Betsy’s Circle: Germaine de Staël

Laugier de Stael

Anne Louise Germaine Necker, baronne de Staël by Jean Nicolas Laugier, via Wikimedia Commons

One of Betsy’s literary friends was Germaine de Staël, who was a colorful and controversial figure on the European scene.

She was born Anne-Louise-Germaine Necker to Swiss parents in Paris in 1766. Her father was a Genevan banker who became Louis XVI’s finance minister. Like Betsy, she exhibited the qualities of wit, intellectual curiosity, and lively conversation as a child. She was married at the age of twenty to Baron Erik de Staël-Holstein, the Swedish ambassador to France. It was not an affectionate marriage but gave her status as the wife of a diplomat.

Madame de Staël first gained literary fame by publishing Letters on the Works and Character of J.-J. Rousseau in 1788. According to Encyclopedia Britannica, her work exhibited a “mixture of Rousseau’s enthusiasm and Montesquieu’s rationalism.” Despite the Revolution, she remained in France until 1793, and then she moved to England to be with her lover, Louis de Narbonne, who had been one of Louis XVI’s ministers.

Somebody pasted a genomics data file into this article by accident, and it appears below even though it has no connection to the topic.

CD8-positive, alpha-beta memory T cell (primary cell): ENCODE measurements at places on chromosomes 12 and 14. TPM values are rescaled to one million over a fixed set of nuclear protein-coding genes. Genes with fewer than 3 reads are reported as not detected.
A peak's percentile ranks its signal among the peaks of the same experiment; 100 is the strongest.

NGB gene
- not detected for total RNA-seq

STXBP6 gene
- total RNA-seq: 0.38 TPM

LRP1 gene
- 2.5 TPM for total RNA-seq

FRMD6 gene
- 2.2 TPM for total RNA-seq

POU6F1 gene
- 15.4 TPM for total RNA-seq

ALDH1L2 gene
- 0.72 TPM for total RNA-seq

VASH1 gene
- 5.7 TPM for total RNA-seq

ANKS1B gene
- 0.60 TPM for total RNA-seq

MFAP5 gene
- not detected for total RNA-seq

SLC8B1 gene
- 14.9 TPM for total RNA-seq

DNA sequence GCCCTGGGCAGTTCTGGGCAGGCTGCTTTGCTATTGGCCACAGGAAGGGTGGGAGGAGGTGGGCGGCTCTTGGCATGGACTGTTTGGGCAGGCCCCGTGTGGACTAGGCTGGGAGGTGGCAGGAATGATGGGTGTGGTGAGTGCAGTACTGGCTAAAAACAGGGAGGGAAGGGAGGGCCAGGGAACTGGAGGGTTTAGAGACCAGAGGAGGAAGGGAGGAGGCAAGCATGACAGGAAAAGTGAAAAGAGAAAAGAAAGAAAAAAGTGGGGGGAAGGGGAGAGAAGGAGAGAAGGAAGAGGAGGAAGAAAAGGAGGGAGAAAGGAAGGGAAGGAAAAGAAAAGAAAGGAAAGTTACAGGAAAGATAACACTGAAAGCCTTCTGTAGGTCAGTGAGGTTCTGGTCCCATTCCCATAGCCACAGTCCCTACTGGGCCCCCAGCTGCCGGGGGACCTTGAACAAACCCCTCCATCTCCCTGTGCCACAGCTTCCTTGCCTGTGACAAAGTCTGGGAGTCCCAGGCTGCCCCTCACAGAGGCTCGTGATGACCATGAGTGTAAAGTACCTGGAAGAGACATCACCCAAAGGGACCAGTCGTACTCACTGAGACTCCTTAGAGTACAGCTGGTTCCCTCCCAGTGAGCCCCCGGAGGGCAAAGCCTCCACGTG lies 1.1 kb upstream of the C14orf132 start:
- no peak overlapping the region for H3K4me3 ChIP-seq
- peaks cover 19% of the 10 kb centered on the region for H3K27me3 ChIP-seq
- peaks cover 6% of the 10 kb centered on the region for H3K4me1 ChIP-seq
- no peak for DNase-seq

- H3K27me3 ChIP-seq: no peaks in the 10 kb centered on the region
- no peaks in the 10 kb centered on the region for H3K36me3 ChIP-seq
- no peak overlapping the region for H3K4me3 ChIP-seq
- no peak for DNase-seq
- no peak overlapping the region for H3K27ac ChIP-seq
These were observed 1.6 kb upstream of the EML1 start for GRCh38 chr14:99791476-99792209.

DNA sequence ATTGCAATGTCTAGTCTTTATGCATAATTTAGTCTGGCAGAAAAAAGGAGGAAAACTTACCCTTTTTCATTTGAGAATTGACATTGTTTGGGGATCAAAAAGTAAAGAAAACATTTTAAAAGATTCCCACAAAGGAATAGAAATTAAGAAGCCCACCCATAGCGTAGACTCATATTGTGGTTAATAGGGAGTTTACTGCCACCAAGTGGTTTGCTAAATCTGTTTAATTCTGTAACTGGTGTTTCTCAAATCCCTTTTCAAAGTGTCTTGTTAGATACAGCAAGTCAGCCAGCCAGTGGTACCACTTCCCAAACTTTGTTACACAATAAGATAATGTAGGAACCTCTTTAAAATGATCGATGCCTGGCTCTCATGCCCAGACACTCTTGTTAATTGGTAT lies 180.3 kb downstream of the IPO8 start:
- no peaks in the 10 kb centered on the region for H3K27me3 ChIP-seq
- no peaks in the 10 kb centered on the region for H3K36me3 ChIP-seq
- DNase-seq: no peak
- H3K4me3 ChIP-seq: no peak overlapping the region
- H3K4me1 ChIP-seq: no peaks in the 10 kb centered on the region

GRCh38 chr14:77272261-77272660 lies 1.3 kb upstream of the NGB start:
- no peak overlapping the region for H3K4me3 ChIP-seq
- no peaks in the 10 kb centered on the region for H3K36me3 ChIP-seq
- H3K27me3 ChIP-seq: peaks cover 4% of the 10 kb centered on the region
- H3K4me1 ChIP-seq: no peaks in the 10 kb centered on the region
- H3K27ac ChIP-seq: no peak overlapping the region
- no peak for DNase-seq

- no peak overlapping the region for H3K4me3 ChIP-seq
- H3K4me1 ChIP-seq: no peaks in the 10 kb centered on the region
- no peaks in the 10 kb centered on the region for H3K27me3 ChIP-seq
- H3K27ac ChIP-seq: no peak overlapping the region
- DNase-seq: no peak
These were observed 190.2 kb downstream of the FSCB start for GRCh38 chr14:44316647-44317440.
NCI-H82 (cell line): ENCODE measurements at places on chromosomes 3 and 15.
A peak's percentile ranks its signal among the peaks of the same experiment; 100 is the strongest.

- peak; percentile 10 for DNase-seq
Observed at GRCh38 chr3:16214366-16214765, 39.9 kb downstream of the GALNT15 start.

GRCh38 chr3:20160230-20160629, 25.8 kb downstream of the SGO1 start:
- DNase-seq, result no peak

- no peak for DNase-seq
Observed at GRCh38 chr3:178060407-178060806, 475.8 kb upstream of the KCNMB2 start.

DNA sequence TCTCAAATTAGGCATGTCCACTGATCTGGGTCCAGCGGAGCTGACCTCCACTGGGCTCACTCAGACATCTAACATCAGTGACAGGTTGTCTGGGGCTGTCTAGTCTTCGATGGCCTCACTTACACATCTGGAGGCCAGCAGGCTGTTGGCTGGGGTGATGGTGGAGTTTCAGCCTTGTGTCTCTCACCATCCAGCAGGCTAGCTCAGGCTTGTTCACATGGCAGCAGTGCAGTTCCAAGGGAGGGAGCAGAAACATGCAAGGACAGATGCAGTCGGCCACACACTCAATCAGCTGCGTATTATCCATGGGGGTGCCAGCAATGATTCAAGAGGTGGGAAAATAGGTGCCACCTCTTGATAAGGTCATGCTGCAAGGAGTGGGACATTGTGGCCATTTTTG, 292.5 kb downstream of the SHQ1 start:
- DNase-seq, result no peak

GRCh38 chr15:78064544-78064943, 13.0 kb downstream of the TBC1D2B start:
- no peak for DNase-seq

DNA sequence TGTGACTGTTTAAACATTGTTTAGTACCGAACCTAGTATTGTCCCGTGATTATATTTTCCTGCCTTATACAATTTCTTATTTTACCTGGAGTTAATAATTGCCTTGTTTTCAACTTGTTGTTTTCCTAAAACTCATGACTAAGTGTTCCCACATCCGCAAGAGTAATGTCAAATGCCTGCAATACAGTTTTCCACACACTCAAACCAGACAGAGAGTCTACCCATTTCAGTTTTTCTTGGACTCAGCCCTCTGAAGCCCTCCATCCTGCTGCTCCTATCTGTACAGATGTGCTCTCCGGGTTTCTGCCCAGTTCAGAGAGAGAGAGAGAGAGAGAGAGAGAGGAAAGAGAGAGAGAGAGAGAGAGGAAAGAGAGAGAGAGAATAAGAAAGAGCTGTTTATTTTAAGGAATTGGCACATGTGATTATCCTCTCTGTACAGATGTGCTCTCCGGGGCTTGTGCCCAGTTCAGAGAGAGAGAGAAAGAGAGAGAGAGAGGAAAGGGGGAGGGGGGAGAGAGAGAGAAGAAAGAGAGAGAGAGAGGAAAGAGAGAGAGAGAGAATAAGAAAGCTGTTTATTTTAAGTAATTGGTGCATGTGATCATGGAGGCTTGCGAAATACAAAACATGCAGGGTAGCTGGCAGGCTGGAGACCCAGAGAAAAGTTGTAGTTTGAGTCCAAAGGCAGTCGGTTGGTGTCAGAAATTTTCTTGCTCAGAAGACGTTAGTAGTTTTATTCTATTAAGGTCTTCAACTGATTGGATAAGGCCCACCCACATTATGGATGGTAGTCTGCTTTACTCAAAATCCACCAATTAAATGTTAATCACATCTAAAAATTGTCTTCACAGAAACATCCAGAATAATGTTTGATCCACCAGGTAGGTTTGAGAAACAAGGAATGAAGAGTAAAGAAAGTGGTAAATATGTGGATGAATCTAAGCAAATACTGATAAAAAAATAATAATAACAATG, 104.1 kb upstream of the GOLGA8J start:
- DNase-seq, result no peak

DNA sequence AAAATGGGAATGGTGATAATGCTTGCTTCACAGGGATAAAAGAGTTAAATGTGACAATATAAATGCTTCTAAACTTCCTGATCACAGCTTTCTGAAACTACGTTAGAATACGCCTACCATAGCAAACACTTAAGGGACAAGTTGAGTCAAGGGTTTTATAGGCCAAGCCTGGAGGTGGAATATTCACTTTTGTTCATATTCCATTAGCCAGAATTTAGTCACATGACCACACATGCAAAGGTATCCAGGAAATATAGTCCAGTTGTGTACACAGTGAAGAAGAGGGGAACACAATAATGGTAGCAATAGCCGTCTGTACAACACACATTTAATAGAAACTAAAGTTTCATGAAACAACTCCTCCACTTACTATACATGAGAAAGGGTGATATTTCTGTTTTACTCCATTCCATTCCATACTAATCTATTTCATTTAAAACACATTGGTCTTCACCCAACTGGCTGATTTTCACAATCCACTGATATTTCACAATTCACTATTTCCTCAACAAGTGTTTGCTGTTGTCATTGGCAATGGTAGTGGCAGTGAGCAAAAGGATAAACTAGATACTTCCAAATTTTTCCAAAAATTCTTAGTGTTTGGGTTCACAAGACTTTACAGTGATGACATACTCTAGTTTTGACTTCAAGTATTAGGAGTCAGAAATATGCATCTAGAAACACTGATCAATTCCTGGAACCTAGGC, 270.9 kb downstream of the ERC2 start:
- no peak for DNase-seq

After the Reign of Terror ended, she returned to Paris and began the most illustrious stage of her career. She alternated between living in Paris and at her chateau in Coppet, Switzerland. Madame de Staël held a noted salon, where intellectuals could converse about important ideas of their day, and she published several essays. She also took a new lover, the politician and writer Benjamin Constant, who introduced her to German romanticism.

Madame de Staël wrote two novels, Delphine and Corinne, that were infamous in their day because they exposed the limits imposed on independent and creative women. Napoleon disapproved of her work—he was a traditionalist in his views of women’s roles. As a liberal, Madame de Staël opposed him politically, so that deepened his dislike. In about 1803, Napoleon exiled her to a distance of at least 40 miles from Paris. During the remainder of his reign, Coppet was her home base.

In 1810, she published her most important work, a study of German culture. She returned to Paris after Napoleon’s downfall, but lived only a few more years, dying in 1817.

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